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Commonwealth Games shot Neil Stirton champions National Shooting Week

Shooting grounds across Scotland are taking part in National Shooting Week 2014. The event runs from 24-31 May and offers the public a have-a-go taste of the Commonwealth Games sports of clay pigeon and target shooting.

And we are delighted to announce that Team Scotland shooter Neil Stirton has thrown his support behind the week.

He said: “Shooting is the most incredible sport. It teaches safety, responsibility and really good values. It does a lot of good for young people, whether they are from a city background or the wildest of Scotland’s countryside. It's a wonderful life discipline. 

“I found shooting through family connections, enjoyed the target element and wanted to learn more. I luckily found Denwood Target Shooting Centre, and its resident club Bon-Accord Rifle club and after a year of using club equipment I went on to buy my first rifle, a lightweight BSA Mk III. I really believe that we need more initiatives like the National Shooting Week to allow newcomers to discover the sport and who knows, we might even discover a new Commonwealth or Olympic hopeful. I found a direction in my life through shooting and it set me up beautifully."

Neil started target shooting at the age of 12. He will compete in the 50m rifle prone pairs at the Glasgow Commonwealth Games this summer, an event in which he has previously won silver and gold.

Organised by the Countryside Alliance with the backing of the British Shooting Sports Council, this year will be the seventh National Shooting Week (NSW) and we are aiming to make it the best yet, with around 60 shooting grounds around the country and eight in the East, having signed up.

NSW’s main aims are to enable anyone to try shooting for the first time and to promote respect for and understanding of legal firearms and airguns and last year hundreds of people were welcomed to the sport at special newcomers’ events.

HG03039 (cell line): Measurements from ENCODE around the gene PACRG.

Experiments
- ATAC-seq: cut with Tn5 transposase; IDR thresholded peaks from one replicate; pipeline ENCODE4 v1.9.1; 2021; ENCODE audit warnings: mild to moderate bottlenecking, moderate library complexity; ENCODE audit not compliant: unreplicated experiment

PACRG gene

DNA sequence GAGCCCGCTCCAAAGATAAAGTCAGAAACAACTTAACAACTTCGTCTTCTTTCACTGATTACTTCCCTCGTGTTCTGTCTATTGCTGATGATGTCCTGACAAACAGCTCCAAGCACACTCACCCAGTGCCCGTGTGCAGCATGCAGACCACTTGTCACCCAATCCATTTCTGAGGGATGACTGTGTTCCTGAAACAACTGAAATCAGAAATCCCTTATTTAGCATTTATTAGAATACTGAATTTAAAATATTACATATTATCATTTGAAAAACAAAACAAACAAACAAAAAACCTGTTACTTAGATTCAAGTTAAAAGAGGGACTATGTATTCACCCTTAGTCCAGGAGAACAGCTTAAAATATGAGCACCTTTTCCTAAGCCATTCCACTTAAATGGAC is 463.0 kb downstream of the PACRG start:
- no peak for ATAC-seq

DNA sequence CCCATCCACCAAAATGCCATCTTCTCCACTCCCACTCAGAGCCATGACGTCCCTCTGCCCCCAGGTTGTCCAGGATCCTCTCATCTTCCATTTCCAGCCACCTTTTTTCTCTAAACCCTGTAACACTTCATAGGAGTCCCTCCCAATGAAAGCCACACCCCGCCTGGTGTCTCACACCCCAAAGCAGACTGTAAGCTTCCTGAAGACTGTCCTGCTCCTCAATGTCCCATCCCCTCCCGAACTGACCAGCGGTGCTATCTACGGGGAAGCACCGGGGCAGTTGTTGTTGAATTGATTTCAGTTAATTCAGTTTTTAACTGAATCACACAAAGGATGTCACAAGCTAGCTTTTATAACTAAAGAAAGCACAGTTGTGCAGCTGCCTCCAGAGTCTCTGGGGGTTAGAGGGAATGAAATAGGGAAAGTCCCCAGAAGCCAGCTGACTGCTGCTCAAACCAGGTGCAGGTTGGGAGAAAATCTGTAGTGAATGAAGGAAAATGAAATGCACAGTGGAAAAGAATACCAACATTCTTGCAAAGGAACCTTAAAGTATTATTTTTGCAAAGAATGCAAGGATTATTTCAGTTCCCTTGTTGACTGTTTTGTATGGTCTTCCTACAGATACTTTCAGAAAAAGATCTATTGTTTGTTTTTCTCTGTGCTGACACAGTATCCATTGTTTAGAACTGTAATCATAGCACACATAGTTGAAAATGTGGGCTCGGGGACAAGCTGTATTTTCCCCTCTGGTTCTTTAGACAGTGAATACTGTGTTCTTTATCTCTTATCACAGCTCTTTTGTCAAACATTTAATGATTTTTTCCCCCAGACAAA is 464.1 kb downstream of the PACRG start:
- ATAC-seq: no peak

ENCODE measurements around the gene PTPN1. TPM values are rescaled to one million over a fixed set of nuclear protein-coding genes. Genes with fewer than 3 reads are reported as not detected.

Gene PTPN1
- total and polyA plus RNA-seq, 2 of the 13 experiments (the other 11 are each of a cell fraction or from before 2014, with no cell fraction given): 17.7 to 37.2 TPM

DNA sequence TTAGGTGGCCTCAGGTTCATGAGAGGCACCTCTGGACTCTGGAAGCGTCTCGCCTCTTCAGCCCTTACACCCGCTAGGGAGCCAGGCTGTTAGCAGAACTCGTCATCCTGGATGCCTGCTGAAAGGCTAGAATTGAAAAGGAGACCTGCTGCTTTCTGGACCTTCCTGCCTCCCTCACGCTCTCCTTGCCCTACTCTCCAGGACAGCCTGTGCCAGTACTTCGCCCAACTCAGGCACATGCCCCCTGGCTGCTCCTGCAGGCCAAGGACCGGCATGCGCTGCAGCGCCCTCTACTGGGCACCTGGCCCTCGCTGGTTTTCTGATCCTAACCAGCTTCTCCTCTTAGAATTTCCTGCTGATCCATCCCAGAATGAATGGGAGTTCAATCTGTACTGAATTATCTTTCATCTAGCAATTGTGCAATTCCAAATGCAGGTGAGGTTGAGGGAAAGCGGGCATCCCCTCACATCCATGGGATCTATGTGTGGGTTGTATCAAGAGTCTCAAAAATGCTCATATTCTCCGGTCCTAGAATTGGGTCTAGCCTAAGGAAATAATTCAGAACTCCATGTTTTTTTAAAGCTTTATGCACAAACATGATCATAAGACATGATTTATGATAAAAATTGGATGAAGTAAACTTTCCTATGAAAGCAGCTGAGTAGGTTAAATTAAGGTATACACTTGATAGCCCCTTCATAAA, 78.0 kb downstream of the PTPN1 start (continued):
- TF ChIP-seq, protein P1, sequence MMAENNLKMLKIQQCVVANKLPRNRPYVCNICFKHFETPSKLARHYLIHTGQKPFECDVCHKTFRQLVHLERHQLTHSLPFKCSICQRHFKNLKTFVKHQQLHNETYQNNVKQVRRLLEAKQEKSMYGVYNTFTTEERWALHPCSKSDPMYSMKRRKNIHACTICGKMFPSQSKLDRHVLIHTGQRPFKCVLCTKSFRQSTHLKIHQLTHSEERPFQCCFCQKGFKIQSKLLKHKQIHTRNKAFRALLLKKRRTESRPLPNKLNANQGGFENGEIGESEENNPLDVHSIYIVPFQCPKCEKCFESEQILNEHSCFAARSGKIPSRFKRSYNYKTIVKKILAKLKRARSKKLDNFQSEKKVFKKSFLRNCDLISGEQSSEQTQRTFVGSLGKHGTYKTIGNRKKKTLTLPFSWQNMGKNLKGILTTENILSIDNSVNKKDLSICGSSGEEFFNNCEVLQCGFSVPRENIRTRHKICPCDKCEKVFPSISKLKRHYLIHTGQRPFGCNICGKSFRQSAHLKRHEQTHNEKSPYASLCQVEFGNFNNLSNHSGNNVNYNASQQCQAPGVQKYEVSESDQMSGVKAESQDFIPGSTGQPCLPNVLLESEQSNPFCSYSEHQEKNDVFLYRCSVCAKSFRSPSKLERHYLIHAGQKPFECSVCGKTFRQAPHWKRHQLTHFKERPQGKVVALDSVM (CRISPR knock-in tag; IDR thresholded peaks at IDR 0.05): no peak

The week offers target and clay pigeon shooting, often at special discounted rates, but does not feature live quarry.

Jamie Stewart, director of the Scottish Countryside Alliance, said: “National Shooting Week is an important date in the diary and has encouraged thousands of people to take up a new sport over the years. Interest in shooting is at a high following our victories at the 2012 Olympics and in the run up to the Commonwealth. We are very grateful to the shooting grounds who are taking part in NSW this year. Their training and enthusiasm is a real asset to the week.”

Grounds taking part in NSW, so far include:
Clachnacuddin Small Bore Rifle Club – Inverness – all week - http://www.nationalshootingweek.co.uk/event-search/251
Cluny Clays – Fife – all week - http://www.nationalshootingweek.co.uk/event-search/18
Hopetoun Clays – West Lothian - all week - http://www.nationalshootingweek.co.uk/event-search/197

To find out more about NSW and the grounds taking part in the scheme, go to www.nationalshootingweek.co.uk and to try shooting at a NSW centre as part of a press article, either contact the ground directly or ScottishCountryside Alliance director Jamie Stewart at [email protected]

FACTS ABOUT TARGET SHOOTING
Shooting Overview:
Shooting contributes more than £1.6 billion to the UK economy each year and supports the equivalent of 70,000 full time jobs (PACEC report 2006)
There are over 1,000 shooting clubs in the UK
A new report by PACEC, which will include an in-depth look at target shooting, is being published in 2014.

Shooting Participation:
150,000 people shoot clay targets on a regular basis (PACEC 2006)
50,000 people enjoy target shooting at ranges every year (PACEC 2006)

Target Shooting as a Sport:
Shooting has a large history in the Olympics, with London 2012 hosting 15 events in total - nine events for men and six for women, plus the Winter Olympics’ biathlon events.
Recent successes include Peter Wilson winning gold at London 2012 and World Class skeet shooter Amber Hill winning the 2013 BBC Young Sports Personality of the Year.
There is great expectation of success from British shots at the Glasgow Commonwealth Games.

National Shooting Week:
More than 20,000 newcomers have tried shooting over the previous six National Shooting Weeks, with an estimated 12,000 staying on within the sport.

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